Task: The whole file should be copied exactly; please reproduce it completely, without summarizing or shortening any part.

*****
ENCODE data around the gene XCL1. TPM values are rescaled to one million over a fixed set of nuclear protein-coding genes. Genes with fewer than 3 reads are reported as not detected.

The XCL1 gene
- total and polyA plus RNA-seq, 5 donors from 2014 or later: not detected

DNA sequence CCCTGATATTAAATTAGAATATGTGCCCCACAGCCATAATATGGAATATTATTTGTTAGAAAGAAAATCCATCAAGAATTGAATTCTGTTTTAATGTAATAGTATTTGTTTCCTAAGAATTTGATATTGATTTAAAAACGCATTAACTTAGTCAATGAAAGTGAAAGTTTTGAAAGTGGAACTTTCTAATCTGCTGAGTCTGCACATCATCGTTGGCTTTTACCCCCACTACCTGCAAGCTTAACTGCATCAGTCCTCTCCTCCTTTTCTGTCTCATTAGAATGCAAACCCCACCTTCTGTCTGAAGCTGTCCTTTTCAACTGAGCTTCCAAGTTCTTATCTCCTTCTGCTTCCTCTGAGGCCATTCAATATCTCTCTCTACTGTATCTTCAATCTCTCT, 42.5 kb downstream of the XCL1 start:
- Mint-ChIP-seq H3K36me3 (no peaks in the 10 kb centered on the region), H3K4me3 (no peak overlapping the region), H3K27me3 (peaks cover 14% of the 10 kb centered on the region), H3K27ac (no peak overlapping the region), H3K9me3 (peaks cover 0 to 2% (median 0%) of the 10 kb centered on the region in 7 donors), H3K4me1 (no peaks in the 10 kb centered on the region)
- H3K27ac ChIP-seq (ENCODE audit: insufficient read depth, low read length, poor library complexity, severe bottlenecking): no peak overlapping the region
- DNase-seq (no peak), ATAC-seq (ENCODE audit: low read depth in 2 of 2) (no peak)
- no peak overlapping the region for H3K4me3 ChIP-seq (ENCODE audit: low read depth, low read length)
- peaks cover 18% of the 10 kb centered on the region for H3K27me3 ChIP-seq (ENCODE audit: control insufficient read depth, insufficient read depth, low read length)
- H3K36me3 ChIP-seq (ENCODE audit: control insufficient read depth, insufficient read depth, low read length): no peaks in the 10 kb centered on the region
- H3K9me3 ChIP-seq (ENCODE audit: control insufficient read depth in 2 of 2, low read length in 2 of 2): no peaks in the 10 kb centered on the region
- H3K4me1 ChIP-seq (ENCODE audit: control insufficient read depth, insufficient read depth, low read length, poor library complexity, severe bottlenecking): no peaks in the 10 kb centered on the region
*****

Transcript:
ENCODE data around the gene XCL1. TPM values are rescaled to one million over a fixed set of nuclear protein-coding genes. Genes with fewer than 3 reads are reported as not detected.

The XCL1 gene
- total and polyA plus RNA-seq, 5 donors from 2014 or later: not detected

DNA sequence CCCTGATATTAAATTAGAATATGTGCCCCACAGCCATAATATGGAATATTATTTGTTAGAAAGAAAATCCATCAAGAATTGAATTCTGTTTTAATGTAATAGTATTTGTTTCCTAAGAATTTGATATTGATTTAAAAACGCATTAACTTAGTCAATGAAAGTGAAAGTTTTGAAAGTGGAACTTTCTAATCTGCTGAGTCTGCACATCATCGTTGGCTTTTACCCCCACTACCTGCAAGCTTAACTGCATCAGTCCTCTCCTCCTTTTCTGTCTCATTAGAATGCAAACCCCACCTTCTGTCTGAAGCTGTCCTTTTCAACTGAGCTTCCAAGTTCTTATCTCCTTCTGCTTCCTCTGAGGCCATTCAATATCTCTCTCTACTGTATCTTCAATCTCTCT, 42.5 kb downstream of the XCL1 start:
- Mint-ChIP-seq H3K36me3 (no peaks in the 10 kb centered on the region), H3K4me3 (no peak overlapping the region), H3K27me3 (peaks cover 14% of the 10 kb centered on the region), H3K27ac (no peak overlapping the region), H3K9me3 (peaks cover 0 to 2% (median 0%) of the 10 kb centered on the region in 7 donors), H3K4me1 (no peaks in the 10 kb centered on the region)
- H3K27ac ChIP-seq (ENCODE audit: insufficient read depth, low read length, poor library complexity, severe bottlenecking): no peak overlapping the region
- DNase-seq (no peak), ATAC-seq (ENCODE audit: low read depth in 2 of 2) (no peak)
- no peak overlapping the region for H3K4me3 ChIP-seq (ENCODE audit: low read depth, low read length)
- peaks cover 18% of the 10 kb centered on the region for H3K27me3 ChIP-seq (ENCODE audit: control insufficient read depth, insufficient read depth, low read length)
- H3K36me3 ChIP-seq (ENCODE audit: control insufficient read depth, insufficient read depth, low read length): no peaks in the 10 kb centered on the region
- H3K9me3 ChIP-seq (ENCODE audit: control insufficient read depth in 2 of 2, low read length in 2 of 2): no peaks in the 10 kb centered on the region
- H3K4me1 ChIP-seq (ENCODE audit: control insufficient read depth, insufficient read depth, low read length, poor library complexity, severe bottlenecking): no peaks in the 10 kb centered on the region